After a civil war that dragged on for nearly three decades, Sri Lanka had been enjoying a decade of relative calm. That was shattered on Sunday when a coordinated bombing attack killed more than 200 people.
Here is some context to help you understand the latest events in the small island nation, known for a tremendous natural beauty that attracted more than two million tourists in 2018.
The country gained independence from British rule in 1948 as the dominion of Ceylon, and became the Republic of Sri Lanka in 1972.
But much of its history has been marred by sectarian violence. And more recently, it has been caught up in much larger regional rivalries between China and India.
Population and ethnic groups
About 22 million people live in Sri Lanka, more than 70 percent of them Buddhists.
Smaller ethnic and religious groups include Hindus, at over 12 percent, Muslims at under 10 percent, and Catholics at about 6 percent. At least three churches were targeted by Sunday’s bombings.
Despite their clear majority, Sinhalese Buddhist nationalists have been stoking fears that the minority groups, particularly the Muslims, are increasing in numbers and influence. The nationalist fervor has led to violent clashes.
The Tamil Tigers
A long history of disenfranchisement among minority Tamil groups, who are largely Hindu, at the hands of the Sinhalese Buddhists led to a civil war in the 1980s.
The Tamil Tigers, an armed insurgent group that identified itself as secular, launched deadly attacks, including some of the earliest use of suicide bombings as a tactic of insurgency. In response, the Sri Lankan Army carried out brutal campaigns, largely focused on the Tamil stronghold in the northeast.
The civil war ended in 2009 after a large-scale operation by the army that defeated the Tamil Tigers and killed its leader.
There is no exact casualty toll, but the United Nations has suggested that as many as 40,000 civilians were killed in the last stage of the war alone.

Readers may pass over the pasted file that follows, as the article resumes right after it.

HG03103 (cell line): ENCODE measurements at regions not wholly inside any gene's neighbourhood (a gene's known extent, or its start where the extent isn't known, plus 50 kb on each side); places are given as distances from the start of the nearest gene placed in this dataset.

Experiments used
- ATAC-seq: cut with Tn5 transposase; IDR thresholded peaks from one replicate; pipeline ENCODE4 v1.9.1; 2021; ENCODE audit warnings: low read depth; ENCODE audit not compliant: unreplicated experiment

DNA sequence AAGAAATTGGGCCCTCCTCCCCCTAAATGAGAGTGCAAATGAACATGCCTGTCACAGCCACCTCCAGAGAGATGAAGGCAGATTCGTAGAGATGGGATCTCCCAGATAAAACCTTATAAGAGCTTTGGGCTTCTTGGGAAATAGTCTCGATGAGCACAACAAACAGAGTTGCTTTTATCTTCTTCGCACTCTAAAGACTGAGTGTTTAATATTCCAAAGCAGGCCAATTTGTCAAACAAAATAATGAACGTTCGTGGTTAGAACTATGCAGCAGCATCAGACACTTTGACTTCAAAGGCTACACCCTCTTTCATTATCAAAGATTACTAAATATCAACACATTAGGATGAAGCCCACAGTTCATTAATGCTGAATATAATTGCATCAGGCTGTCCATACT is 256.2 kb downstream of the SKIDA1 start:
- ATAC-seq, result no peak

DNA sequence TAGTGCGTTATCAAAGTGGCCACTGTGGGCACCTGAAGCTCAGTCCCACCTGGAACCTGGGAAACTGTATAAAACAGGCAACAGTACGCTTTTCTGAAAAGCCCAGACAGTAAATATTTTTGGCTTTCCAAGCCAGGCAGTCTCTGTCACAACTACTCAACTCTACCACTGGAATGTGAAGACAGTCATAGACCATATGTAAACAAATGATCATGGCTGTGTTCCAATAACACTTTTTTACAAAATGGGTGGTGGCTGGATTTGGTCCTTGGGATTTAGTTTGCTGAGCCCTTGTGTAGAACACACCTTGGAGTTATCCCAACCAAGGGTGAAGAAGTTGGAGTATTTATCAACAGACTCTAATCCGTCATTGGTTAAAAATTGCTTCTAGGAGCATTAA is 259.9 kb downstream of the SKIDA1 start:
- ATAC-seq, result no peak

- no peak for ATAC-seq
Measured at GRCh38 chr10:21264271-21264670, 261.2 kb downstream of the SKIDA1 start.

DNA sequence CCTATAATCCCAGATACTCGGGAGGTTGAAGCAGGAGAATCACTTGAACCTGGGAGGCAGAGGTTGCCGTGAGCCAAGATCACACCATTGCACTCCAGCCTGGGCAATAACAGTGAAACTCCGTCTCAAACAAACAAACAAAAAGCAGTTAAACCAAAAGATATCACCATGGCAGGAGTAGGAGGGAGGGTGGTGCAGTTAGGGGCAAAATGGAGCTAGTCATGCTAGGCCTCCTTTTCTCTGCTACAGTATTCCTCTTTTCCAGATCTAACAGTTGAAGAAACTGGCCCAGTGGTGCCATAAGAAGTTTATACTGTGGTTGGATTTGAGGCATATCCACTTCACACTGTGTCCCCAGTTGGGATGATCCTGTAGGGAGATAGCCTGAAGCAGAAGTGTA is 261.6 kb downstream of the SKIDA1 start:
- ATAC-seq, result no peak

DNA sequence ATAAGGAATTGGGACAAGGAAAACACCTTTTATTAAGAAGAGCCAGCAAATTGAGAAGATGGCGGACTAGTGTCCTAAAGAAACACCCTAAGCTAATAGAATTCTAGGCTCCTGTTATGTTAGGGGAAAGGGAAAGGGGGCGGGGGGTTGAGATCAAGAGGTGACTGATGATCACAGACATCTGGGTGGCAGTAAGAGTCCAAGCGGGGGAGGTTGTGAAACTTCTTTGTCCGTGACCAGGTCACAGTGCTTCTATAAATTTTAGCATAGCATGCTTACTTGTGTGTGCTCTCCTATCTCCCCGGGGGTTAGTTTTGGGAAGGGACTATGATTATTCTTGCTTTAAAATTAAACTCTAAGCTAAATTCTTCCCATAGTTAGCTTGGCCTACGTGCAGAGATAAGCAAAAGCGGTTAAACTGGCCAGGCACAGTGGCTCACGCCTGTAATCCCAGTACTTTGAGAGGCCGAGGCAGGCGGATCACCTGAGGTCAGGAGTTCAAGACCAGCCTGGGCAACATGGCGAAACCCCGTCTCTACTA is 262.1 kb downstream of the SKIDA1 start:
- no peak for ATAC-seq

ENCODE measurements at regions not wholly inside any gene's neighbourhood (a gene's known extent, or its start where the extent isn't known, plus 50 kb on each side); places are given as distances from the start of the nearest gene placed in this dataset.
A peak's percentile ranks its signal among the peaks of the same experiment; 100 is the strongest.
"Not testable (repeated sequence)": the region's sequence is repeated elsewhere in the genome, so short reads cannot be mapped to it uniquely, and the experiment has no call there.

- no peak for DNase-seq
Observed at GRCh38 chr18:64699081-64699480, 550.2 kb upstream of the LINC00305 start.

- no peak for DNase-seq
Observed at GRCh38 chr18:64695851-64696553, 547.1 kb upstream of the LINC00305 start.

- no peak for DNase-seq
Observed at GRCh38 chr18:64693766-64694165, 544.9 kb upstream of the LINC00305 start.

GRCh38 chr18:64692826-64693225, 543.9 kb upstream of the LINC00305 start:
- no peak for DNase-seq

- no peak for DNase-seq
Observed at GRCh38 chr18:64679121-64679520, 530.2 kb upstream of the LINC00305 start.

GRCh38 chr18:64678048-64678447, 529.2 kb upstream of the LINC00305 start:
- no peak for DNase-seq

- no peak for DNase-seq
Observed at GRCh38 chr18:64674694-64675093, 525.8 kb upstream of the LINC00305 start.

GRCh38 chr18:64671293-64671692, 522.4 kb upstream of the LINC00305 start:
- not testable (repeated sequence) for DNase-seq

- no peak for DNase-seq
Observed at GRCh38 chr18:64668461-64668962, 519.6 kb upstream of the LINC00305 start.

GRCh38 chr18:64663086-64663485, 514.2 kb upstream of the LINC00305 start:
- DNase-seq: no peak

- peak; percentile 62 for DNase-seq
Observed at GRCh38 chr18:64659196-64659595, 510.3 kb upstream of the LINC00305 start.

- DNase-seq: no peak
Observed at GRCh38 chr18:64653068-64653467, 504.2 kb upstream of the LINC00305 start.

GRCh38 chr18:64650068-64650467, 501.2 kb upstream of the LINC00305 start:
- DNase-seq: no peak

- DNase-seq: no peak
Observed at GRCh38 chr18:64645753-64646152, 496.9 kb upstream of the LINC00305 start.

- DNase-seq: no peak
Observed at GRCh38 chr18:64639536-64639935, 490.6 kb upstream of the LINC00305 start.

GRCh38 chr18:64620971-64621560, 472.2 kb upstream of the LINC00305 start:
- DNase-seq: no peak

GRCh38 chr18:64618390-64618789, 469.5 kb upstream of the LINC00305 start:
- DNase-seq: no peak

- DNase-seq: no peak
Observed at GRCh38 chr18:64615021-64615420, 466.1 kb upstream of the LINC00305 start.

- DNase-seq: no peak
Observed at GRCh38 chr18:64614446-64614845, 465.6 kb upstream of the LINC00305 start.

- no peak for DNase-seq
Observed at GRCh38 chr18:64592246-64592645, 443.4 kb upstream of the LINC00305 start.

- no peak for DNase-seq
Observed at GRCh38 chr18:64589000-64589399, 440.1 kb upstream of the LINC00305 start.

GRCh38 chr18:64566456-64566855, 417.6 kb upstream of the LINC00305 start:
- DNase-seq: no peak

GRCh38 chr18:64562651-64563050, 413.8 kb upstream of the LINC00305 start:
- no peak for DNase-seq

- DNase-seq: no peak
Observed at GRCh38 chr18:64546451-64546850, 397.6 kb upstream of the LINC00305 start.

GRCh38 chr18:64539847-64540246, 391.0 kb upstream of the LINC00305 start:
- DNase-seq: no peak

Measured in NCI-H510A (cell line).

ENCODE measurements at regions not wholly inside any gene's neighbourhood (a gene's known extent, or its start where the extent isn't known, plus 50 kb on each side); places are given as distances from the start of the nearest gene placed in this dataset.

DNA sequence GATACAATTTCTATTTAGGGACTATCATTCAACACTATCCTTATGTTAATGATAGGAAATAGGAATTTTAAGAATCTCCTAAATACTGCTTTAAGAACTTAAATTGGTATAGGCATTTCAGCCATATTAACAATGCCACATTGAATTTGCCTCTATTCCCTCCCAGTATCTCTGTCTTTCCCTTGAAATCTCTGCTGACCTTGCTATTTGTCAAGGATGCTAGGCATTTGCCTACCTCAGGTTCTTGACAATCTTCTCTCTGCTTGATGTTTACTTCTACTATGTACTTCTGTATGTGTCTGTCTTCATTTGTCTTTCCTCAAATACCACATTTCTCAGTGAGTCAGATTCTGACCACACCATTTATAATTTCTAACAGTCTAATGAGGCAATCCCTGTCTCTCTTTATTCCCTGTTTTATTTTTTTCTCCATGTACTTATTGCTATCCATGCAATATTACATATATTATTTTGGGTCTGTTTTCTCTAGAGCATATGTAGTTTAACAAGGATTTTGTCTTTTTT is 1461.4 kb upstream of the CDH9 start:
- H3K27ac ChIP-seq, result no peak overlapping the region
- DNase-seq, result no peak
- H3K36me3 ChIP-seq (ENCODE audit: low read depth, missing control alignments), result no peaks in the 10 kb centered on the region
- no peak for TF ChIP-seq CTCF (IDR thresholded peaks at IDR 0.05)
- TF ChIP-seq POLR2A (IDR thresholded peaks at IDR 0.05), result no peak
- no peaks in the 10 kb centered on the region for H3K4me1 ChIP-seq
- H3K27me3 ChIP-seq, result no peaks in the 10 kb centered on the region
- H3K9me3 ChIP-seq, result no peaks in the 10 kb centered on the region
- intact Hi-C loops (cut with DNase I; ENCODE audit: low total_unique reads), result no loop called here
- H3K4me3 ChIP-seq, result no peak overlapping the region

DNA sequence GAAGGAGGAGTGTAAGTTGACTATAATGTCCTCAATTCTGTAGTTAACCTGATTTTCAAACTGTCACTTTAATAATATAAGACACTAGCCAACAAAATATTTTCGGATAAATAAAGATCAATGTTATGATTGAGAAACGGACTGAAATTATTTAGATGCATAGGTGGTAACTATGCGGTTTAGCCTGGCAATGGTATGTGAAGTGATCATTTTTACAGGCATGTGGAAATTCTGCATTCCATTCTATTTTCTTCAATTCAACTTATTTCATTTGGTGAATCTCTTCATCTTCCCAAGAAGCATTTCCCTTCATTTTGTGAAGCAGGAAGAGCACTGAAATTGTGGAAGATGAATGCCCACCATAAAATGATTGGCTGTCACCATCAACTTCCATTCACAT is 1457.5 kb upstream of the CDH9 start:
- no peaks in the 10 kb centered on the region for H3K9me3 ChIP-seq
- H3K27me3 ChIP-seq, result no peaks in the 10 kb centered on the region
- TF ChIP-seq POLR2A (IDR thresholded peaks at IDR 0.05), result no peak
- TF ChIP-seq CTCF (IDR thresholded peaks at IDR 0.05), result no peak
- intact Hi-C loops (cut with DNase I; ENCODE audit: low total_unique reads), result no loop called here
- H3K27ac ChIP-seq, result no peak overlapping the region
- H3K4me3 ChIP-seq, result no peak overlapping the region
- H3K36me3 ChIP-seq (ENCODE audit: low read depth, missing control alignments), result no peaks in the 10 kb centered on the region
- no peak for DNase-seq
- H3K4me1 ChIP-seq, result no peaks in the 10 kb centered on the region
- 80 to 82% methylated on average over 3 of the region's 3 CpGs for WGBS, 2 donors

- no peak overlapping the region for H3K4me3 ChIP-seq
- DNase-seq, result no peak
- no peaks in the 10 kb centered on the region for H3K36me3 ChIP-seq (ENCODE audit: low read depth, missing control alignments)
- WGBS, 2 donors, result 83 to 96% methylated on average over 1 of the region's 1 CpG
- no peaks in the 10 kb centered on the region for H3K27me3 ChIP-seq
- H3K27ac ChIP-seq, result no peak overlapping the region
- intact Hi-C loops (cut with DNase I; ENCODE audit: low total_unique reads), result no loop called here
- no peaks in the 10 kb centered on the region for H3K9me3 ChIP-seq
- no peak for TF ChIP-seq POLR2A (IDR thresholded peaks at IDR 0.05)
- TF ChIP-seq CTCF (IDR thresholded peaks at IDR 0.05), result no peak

After the war, lingering scars
Many of the grievances around systematic prejudice that led to the civil war remain unaddressed.
Tamil families are still looking for thousands of people who disappeared during the war, and trying to reclaim land still held by the military. Health services are trying to address the overwhelming trauma left by those decades of violence.
With the rise of Sinhalese Buddhist nationalism, sectarian divides have continued to grow — and the country has experienced new waves of violence. A rise in intolerance has been attributed in part to the postwar triumphalism of some Sinhalese majority politicians.
Fighting at the very top
The country has also faced political tensions at the top.
An attempt to topple the prime minister last year resulted in a protracted constitutional crisis that threatened to break into violence. For a brief period, the country had two declared prime ministers at the same time.
President Maithripala Sirisena fired the prime minister, Ranil Wickremesinghe, last October. In his stead, he appointed the former president and strongman Mahinda Rajapaksa.
When it became clear that Mr. Rajapaksa did not have enough votes in Parliament to make him prime minister, Mr. Sirisena dissolved the body.
The two-month crisis brought the country to a standstill. Clashes alternated between the streets, where thousands of supporters from each side marched, and the Parliament, where lawmakers broke into fistfights and even hurled chile powder at one another.
Mr. Rajapaksa finally backed down and Mr. Wickremesinghe remained prime minister.